Go Nawaz Sharif, go

Nation is bigger than Nawaz. So is democracy. Unending street politics by reckless politicians creates instability.

Mohammad Waseem July 25, 2014

Currently, there is an array of political forces, big and small, out to get Nawaz Sharif only a year into his five-year mandate. Does this agenda carry the potential of becoming an agitation? One needs to analyse the content of the political discourse used during the PAT’s protestations against the brutal police action against its workers, the PTI’s rallies in Faisalabad and Bahawalpur and its announcement for launching an agitation after Eid and the joint declaration of the APC held on June 29. Is there a class content of the current move, i.e., the working classes getting together against the rich? The answer is no. Is there a sectoral content then, whereby the rural sector — from the farmer lobby at one end to the landless tenant at the other — has stood up against the urban sector? Again, the answer is no.

What about the ethnic nature of the conflict? After all, Nawaz Sharif’s power base lies in Punjab, while other provinces feel alienated in the perspective of the perceived preeminence of that province. But the patterns of leadership currently arraigned against the PML-N government — Imran Khan, Tahirul Qadri, the Chaudhary brothers and various Lilliputian co-travellers — also belong to Punjab. This is then not an anti-Punjab line-up. Nor is it understandable in terms of the left vs right. The leftovers of the left — such as the PPP and the ANP — are not demonstrating against the ‘rightist’ PML-N. Instead, it is an intra-right phenomenon. The movement is led by ultra-right of the ilk of the PTI and the Islamic right of the type of the PAT among various others — many swearing loyalty to the army.

This is also not a fight between ‘liberals’ and ‘conservatives’ in terms of lifestyle or morality (such as between Musharraf and Zia). Both the PML-N and the PTI firmly belong to the conservative camp. The last quarter of a century has shown that ‘liberals’ in the political domain are a dying breed. Is it then a secular opposition against an Islamic government, or alternatively, an Islamic opposition against a secular government? Parties such as the PTI and the PML-Q, with the MQM on the sidelines, have no profile as either secular or Islamic parties. Religion is not the hot point of the current discourse despite the Tahirul Qadri factor.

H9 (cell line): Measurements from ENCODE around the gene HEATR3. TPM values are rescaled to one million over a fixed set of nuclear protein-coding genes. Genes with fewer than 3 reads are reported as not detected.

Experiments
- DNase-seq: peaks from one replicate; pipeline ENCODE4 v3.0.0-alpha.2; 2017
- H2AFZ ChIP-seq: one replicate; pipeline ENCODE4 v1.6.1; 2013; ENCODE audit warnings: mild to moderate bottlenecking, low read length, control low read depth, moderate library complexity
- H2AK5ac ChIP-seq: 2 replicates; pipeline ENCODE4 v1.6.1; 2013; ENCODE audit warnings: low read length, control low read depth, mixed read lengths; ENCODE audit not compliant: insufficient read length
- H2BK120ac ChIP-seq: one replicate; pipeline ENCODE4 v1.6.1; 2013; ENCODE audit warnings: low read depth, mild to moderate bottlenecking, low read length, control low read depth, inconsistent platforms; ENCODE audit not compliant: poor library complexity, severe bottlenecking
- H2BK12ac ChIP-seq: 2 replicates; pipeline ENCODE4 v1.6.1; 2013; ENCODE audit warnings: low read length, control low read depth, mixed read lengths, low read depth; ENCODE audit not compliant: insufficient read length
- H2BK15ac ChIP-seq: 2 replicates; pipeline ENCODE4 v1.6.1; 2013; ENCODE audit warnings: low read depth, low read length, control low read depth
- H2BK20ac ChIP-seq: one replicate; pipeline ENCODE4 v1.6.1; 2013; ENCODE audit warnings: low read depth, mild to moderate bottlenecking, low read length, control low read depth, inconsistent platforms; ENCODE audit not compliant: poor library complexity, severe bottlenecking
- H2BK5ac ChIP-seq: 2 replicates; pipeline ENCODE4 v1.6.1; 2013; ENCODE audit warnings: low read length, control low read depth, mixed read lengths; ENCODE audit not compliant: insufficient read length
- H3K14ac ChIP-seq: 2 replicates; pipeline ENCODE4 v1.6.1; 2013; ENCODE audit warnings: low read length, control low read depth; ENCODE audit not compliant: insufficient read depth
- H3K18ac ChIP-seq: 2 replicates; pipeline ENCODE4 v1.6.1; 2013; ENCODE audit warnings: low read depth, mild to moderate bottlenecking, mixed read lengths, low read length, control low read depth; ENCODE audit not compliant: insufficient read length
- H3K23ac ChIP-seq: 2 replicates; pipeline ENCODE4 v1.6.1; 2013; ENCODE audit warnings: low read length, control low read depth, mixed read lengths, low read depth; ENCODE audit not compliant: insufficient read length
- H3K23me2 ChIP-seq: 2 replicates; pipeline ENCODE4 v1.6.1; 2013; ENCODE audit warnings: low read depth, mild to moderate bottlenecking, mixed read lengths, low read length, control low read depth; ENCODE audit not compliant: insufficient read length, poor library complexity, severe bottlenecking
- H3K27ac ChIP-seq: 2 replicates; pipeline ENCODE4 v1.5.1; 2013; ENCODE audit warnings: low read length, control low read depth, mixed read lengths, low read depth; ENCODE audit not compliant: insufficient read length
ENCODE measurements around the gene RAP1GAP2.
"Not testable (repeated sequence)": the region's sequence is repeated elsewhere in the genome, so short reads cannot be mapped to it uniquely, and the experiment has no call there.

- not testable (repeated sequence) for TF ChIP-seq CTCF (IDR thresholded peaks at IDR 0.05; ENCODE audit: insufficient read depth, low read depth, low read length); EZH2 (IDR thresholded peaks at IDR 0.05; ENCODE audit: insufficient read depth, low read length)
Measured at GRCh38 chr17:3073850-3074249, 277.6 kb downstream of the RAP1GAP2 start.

What about the revolutionary content of the narrative? Qadri wants to bring about revolution. So do Imran Khan, Altaf Hussain and various other political leaders. Obviously, it is neither a communist revolution nor an Islamic revolution that they are hankering after. The word ‘revolution’ has been too often profaned to carry any meaning anymore. Such hollow revolutionism is repeatedly used for struggle against the ‘system’. There is an outcry for change in the system out in the street and in the media. However, the ‘system’ remains undefined. It is most probably not the capitalist system that Imran Khan, Qadri and others want to change.